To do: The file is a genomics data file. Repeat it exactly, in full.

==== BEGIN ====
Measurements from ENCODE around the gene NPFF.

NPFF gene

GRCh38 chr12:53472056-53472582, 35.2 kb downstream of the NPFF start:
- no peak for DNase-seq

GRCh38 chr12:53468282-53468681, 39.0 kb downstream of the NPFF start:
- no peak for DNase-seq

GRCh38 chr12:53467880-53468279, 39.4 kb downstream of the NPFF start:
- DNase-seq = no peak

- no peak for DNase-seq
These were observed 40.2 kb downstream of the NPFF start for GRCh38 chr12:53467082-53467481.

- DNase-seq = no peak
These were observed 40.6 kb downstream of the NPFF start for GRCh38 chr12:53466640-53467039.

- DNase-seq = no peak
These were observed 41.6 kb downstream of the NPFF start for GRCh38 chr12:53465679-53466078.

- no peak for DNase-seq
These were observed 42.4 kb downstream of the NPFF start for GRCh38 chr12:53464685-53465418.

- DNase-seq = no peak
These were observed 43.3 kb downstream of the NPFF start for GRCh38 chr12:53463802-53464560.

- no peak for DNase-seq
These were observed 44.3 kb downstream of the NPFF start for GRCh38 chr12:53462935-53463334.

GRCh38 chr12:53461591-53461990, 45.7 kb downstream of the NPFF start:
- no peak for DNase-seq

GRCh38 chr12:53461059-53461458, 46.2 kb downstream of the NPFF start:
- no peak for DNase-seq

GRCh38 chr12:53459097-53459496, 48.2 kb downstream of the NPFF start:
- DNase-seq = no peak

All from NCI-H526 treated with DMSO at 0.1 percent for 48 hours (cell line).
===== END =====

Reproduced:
Measurements from ENCODE around the gene NPFF.

NPFF gene

GRCh38 chr12:53472056-53472582, 35.2 kb downstream of the NPFF start:
- no peak for DNase-seq

GRCh38 chr12:53468282-53468681, 39.0 kb downstream of the NPFF start:
- no peak for DNase-seq

GRCh38 chr12:53467880-53468279, 39.4 kb downstream of the NPFF start:
- DNase-seq = no peak

- no peak for DNase-seq
These were observed 40.2 kb downstream of the NPFF start for GRCh38 chr12:53467082-53467481.

- DNase-seq = no peak
These were observed 40.6 kb downstream of the NPFF start for GRCh38 chr12:53466640-53467039.

- DNase-seq = no peak
These were observed 41.6 kb downstream of the NPFF start for GRCh38 chr12:53465679-53466078.

- no peak for DNase-seq
These were observed 42.4 kb downstream of the NPFF start for GRCh38 chr12:53464685-53465418.

- DNase-seq = no peak
These were observed 43.3 kb downstream of the NPFF start for GRCh38 chr12:53463802-53464560.

- no peak for DNase-seq
These were observed 44.3 kb downstream of the NPFF start for GRCh38 chr12:53462935-53463334.

GRCh38 chr12:53461591-53461990, 45.7 kb downstream of the NPFF start:
- no peak for DNase-seq

GRCh38 chr12:53461059-53461458, 46.2 kb downstream of the NPFF start:
- no peak for DNase-seq

GRCh38 chr12:53459097-53459496, 48.2 kb downstream of the NPFF start:
- DNase-seq = no peak

All from NCI-H526 treated with DMSO at 0.1 percent for 48 hours (cell line).